Biotech fuel promises carbon breakthrough

World Wide Carbon Credits (WCCC) announced in December 2010 that it has successfully lodged final patent applications over new biofuel research that could pave the way for a new generation of biofuels.

WWCC director, Dr Steven Hensen, who holds a doctorate in chemistry, said the research led by Flinders University environmental biotechnology chair, Professor Andy Ball, has isolated the gene that encodes an enzyme capable of producing a class of hydrocarbons known as triterpenoids, which includes the rare dihydro squalene.

Mr Hensen said future research will focus on producing commercially viable quantities of oil and by-products from the renewable green algae, botryococcus braunii.

“The organism used to extract this gene is not at present economically significant. However, the gene itself can form a biotechnological platform for production of fuel from renewable sources,” Dr Hensen said.

“By isolating this gene and inserting it into an alternative organism we have paved the way to substantially reduce the cost of producing oil from algae,” he said.

The research, backed by WWCC, has resulted in the lodgement of patents covering approximately 150 countries.

Algae have been the focus of worldwide research into renewable fuel sources due to their efficiency in producing usable fuel. Algae produce at least 15 times more oil per acre than any other current food or plant based biofuel option, according to WWCC.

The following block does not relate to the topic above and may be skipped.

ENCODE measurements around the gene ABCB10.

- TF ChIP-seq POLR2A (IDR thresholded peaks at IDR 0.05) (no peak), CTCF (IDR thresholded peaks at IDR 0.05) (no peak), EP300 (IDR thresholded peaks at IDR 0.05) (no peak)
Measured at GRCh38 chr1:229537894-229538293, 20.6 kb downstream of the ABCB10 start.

In addition, algae’s reproduction rate is many times faster than plant crops.

“There are three strains of botryococcus braunii, race ‘A’, ‘B’ or ‘L’. The majority of algae research focuses on other species due to availability and easy manipulation. However these species are only able to produce lipid oil which is commercially low- grade,” Dr Hensen said.

“On the other hand, the rarer race B is the only algae capable of producing high-class triterpenoid hydrocarbons, known as botryococcenes,” he said.

The team will now focus on manipulating the gene in botryococcus braunii in order to control production of hydrocarbons.

“Currently race B algae produces oil when it is starved of light, carbon dioxide or nutrients but under these conditions it reproduces at a slower rate. Our focus is now on further gene and pathway analysis to establish optimal environmentally safe conditions for maximum growth whilst still producing large quantities of high-grade oil,” Dr Hensen said.

According to WWCC, dihydro squalene is a pure hydrocarbon that provides the added benefit of being compatible with existing infrastructure including oil refineries, allowing for economical integration of this green energy platform.

“By absorbing atmospheric carbon dioxide during photosynthesis, converting algae to oil has the potential to reduce the carbon footprint by a factor of four. It is estimated that to produce one metric tonne of oil from algae will not only absorb five metric tonnes of carbon dioxide but also release 3.5 tonnes of oxygen,” Dr Hensen said.